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Jones Vs Tarver II - Unfinished Business
By Wayne Richardson (May 12, 2004) 
Roy Jones Jr. vs AntonioTarver
Photo ©
The first fight wasn’t particularly pleasing to watch. There was none of the great moves, stunning blows or quirky defensive moves often associated with the marquee fighter. It had lulls in action, with the main attraction appearing drained early and choosing to lie up on the ropes open to attack. There was none of the great moves, stunning blows or quirky defensive moves often associated with the marquee fighter. His opponent was willing, but tentative when action shifted to center of the ring and let a huge upset slip away from him.

So why has the boxing world been anticipating the rematch since it was announced this past March?

The reason is simple, the name Roy Jones, JR. A man who has consistently been in boxing’s pound for pound rankings for ten years, appearing unbeatable against world class fighters like Bernard Hopkins and James Toney along with winning titles easily in every division he has competed in. RJJ has ruled for so long many wondered if there was a challenge for him. Enter Antonio Tarver.

Had the Don King labeled “Black Superman” finally met his “Bizzaro Superman” in Antonio Tarver and was he holding fists full of Kryptonite?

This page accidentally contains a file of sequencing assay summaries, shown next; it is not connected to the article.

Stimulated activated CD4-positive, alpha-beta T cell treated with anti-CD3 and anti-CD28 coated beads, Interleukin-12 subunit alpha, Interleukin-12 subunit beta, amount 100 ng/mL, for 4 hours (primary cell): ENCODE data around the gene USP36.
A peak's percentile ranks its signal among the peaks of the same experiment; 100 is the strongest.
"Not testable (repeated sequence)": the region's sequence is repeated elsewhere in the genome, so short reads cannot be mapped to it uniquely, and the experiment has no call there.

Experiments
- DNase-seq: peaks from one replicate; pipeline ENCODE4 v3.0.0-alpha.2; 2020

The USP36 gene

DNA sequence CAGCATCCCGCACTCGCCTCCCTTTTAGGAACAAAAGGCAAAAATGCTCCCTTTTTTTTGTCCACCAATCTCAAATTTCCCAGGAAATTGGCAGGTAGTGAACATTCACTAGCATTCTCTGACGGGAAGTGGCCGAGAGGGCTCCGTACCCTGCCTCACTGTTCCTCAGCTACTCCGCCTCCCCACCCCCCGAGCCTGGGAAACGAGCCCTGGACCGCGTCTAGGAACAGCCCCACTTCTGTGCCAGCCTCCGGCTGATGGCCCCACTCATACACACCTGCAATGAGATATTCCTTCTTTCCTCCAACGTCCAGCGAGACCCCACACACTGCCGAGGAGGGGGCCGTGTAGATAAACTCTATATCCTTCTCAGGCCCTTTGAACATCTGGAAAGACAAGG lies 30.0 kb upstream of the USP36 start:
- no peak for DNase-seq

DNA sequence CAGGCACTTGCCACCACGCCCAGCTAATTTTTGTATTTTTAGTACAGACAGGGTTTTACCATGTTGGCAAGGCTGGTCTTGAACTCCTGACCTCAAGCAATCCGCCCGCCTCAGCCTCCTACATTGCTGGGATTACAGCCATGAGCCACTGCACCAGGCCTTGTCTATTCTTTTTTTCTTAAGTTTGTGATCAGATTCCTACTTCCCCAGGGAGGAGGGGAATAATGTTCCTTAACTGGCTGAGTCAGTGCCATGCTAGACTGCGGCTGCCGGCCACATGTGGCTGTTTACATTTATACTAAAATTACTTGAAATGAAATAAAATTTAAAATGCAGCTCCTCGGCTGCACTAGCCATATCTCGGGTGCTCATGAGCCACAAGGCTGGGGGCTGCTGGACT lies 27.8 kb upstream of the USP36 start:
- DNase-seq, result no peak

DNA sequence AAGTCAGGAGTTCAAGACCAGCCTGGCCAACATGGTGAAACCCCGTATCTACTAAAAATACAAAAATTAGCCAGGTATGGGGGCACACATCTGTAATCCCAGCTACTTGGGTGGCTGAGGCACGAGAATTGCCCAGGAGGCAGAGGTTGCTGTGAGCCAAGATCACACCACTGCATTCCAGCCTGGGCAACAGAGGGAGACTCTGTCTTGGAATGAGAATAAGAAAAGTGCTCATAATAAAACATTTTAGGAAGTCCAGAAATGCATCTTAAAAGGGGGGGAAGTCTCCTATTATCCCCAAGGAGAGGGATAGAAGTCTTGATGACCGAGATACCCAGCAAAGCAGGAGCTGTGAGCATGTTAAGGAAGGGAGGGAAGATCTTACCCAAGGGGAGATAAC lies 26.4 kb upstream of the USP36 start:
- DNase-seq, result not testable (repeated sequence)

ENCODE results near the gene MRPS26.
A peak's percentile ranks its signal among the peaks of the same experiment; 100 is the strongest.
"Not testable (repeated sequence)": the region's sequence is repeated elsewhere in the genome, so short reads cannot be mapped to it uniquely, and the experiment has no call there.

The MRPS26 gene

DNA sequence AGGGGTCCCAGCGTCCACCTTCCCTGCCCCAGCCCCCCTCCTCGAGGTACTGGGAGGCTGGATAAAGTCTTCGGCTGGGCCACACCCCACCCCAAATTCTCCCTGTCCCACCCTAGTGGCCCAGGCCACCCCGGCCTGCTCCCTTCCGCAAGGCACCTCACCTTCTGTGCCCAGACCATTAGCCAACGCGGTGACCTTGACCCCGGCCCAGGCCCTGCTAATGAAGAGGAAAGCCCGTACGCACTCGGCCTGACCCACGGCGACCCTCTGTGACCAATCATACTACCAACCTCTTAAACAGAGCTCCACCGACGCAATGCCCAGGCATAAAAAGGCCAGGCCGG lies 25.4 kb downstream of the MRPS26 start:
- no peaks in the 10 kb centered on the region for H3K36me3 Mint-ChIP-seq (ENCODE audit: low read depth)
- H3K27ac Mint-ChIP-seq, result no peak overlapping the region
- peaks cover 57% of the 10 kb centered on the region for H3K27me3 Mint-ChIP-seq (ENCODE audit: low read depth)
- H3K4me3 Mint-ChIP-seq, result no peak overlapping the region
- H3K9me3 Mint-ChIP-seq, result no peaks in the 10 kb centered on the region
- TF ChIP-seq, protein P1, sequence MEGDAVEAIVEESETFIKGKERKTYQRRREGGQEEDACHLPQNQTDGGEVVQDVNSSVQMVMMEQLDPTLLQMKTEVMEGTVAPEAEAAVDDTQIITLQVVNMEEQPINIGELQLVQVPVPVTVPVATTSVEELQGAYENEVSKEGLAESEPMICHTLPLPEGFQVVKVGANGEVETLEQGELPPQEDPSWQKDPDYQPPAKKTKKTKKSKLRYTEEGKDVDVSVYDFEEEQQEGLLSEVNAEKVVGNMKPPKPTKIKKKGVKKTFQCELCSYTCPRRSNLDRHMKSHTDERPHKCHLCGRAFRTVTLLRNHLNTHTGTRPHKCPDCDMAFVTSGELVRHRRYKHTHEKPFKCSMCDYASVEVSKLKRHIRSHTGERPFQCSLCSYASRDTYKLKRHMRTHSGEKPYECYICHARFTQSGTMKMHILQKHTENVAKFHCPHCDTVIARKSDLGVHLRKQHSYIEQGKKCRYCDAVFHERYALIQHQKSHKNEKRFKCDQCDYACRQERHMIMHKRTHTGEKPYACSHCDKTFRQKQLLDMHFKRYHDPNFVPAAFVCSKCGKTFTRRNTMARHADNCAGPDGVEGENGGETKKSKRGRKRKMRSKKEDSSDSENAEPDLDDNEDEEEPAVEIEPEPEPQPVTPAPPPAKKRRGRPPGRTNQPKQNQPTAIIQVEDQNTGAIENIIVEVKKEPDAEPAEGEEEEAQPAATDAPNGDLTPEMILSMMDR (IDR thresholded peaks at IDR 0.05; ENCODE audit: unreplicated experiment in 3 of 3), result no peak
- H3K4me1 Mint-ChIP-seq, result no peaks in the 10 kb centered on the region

Antonio Tarver has always been driven by Roy Jones, JR. and credits Jones’ bad decision in the Olympics for motivating him to return to boxing. Last November, Tarver looked to step out of his shadow and be recognized as the best light heavyweight competing today. The tall southpaw with quick hands and long reach had earned his shot by forcing his way up the ranks to capture Jones’ vacated titles, but more by hounding Roy at press conferences and getting under his skin, telling anyone that would listen he would beat Jones including the four division title holder himself.

Few gave him a chance of winning or even making the fight competitive, but he proved them wrong and showed up appearing confident, ready to win and most importantly, not intimidated by the test before him. Tarver wasn’t dominated by his adversary and in the early rounds, controlled RJJ. He stood in front of him, landing hard shots while avoiding Roy’s counters. Tarver would leave Roy with a badly swollen eye and looking like a beaten man, on top of nearly handing him his first legitimate loss if not for Jones stepping up in the final two rounds and stealing back the fight.

The excuses, the protests and a call for vindication.

Results of the fight left many fans divided on who had won and even more wondering where RJ was. The alter ego of Jones was promised to make an appearance and dispatch Tarver in the same brutal fashion that Montell Griffin was subjected to last time he appeared. But he never appeared and in his place a drained, tired looking Roy showed up. Even before the fight began Jones had told HBO analysts that he only felt like a “six” at best and afterwards claimed that losing twenty six pounds of muscle had taken its toll.

Excuses aren’t anything new in boxing almost every boxer with a bad performance has used one, but looking at Roy’s appearance and actions made this one seem credible. His body didn’t look strong and his skin had a sallow appearance. He also claimed to be unmotivated for this fight since he was looking to face Mike Tyson, and had not properly taken the weight off. To top it off, he was said to be suffering from an abscessed tooth that prevented him from obtaining proper rest.